RBI, MPC, Indigo Airbus
RBI's MPC's would also consider other elements, such as prospects for economic growth, international economic conditions, and the government's fiscal policy, before making a decision on the repo rate

RBI may continue to hold rates, Indigo may sign a deal with Airbus for 500 jets and more

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RBI may continue to hold rates

The Monetary Policy Committee (MPC) of the Reserve Bank of India (RBI) has been in the spotlight as it gears up for the monetary policy review on June 8th. However, analysts and market watchers are in agreement that the MPC will hold the repo rate steady at the current level of 6.5 per cent.

What it implies: Under the direction of RBI governor Shaktikanta Das, the MPC had previously raised the repo rate, the rate at which the RBI lends to other banks, quite significantly. The rate moved from 4.0 per cent in May 2022 to its current level of 6.5 per cent by February 2023.

This substantial increase was part of the committee’s strategy to manage inflation. However, in the April 2023 review, the MPC decided to pause these rate hikes. This pause was seen as a temporary stop in the increasing rate cycle rather than a reversal. A critical factor in this decision could have been the recent decrease in the Consumer Price Index (CPI)-based inflation.

CPI, a crucial indicator for RBI’s monetary policy decisions, dropped to an 18-month low of 4.7 per cent in April 2023 from 5.7 per cent in March. This rate is comfortably within RBI’s 2-6 per cent inflation target. The downward trend in inflation, alongside previous aggressive measures to tighten monetary policy, may have given the MPC enough leeway to maintain the rates as they are for the time being.

That said, the MPC’s final decision would also consider other elements, such as prospects for economic growth, international economic conditions, and the government’s fiscal policy.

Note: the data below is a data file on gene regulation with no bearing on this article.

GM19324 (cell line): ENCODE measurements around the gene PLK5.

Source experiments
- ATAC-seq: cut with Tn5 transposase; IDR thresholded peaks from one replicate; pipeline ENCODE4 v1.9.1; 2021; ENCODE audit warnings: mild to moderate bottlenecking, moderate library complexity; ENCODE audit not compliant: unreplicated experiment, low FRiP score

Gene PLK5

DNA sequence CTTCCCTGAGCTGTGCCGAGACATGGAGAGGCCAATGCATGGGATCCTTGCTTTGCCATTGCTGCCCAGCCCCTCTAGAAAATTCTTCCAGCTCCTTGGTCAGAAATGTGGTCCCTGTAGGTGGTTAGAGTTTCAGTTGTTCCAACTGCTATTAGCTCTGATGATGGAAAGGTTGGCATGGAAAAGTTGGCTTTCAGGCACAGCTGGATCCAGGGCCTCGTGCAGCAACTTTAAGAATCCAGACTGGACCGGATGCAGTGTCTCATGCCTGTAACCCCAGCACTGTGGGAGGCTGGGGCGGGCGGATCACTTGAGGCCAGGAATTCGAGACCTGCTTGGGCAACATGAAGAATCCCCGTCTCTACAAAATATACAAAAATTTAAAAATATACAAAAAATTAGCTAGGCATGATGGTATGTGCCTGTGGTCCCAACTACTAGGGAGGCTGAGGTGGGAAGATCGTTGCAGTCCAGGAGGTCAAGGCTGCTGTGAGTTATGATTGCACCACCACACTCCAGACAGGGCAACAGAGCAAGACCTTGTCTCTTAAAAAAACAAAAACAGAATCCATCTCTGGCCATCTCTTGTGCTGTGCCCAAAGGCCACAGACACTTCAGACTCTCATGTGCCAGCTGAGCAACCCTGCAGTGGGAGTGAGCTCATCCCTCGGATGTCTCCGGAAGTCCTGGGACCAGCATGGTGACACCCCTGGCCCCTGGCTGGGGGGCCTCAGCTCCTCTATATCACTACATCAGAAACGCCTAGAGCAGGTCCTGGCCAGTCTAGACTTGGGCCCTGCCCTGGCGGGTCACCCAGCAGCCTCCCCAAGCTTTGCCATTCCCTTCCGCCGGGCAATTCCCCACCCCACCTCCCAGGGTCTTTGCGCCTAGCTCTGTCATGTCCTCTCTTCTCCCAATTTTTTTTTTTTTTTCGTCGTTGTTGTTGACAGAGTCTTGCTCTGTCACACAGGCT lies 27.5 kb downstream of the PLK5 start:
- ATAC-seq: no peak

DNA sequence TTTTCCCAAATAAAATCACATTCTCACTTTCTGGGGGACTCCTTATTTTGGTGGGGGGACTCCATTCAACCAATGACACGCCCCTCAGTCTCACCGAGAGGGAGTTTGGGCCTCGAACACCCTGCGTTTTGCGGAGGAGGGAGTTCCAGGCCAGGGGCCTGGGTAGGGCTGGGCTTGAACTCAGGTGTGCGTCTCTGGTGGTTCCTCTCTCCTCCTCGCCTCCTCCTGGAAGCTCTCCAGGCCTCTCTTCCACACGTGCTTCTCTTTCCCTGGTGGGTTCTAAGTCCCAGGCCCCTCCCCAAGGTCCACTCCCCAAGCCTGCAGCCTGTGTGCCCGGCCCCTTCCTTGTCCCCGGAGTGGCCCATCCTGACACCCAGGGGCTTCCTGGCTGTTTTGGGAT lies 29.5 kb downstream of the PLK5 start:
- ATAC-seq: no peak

Also read: RBI’s interest rate decision, global trends to drive markets this week: Analysts

The RBI holds six bi-monthly monetary policy reviews throughout the fiscal year. Apart from the recent pause, the central bank has cumulatively increased the repo rate by 250 basis points since May 2022 to combat inflation. This strategy of raising interest rates is a common monetary policy tool used to decrease demand in the economy, which helps in lowering the inflation rate. However, retail inflation in India remained above the RBI’s target of 6 per cent for three consecutive quarters and only fell back into the central bank’s desired range in November 2022.

According to the RBI’s flexible inflation targeting framework, if CPI-based inflation stays outside the 2-6 per cent range for three consecutive quarters, the central bank is viewed to have failed in its task of controlling price increases.

Deepak Agrawal, CIO–debt, Kotak Mahindra Asset Management Company said, “India is in a Goldilocks situation with strong GDP data, cool-off in inflation. Therefore, the future decision of the MPC transcends the usual deliberations of interest rate hikes or pauses. Instead, it hinges on whether the MPC will pivot towards a “neutral” stance or persist with the current stance of “withdrawal of accommodation.”

“Considering the prevailing ambiguity surrounding the future path of the Federal Reserve’s rates in the coming months, our perspective leads us to anticipate a dovish message from the MPC, implying that the RBI has concluded it’s tightening measures, all while maintaining the existing monetary policy stance,” Agrawal added.

Airbus may sign a deal with IndiGo for 500 jets

A Reuters report has said Airbus is nearing a potential record-setting agreement to supply 500 narrow-body A320-family aircraft to IndiGo, quoting industry insiders. The European aircraft manufacturer has taken the lead for an order that could surpass Air India’s provisional purchase of 470 jets made in February, making it a historic deal.

Based on the latest Airbus list prices, such a deal would be valued at approximately $50 billion. However, aircraft analysts suggest that the actual cost would typically be less than half of this amount due to the common practice of offering significant discounts for large-scale purchases in the airline industry.

Also read: FPIs invest Rs 43,838 crore in Indian equities in May, highest in 9 months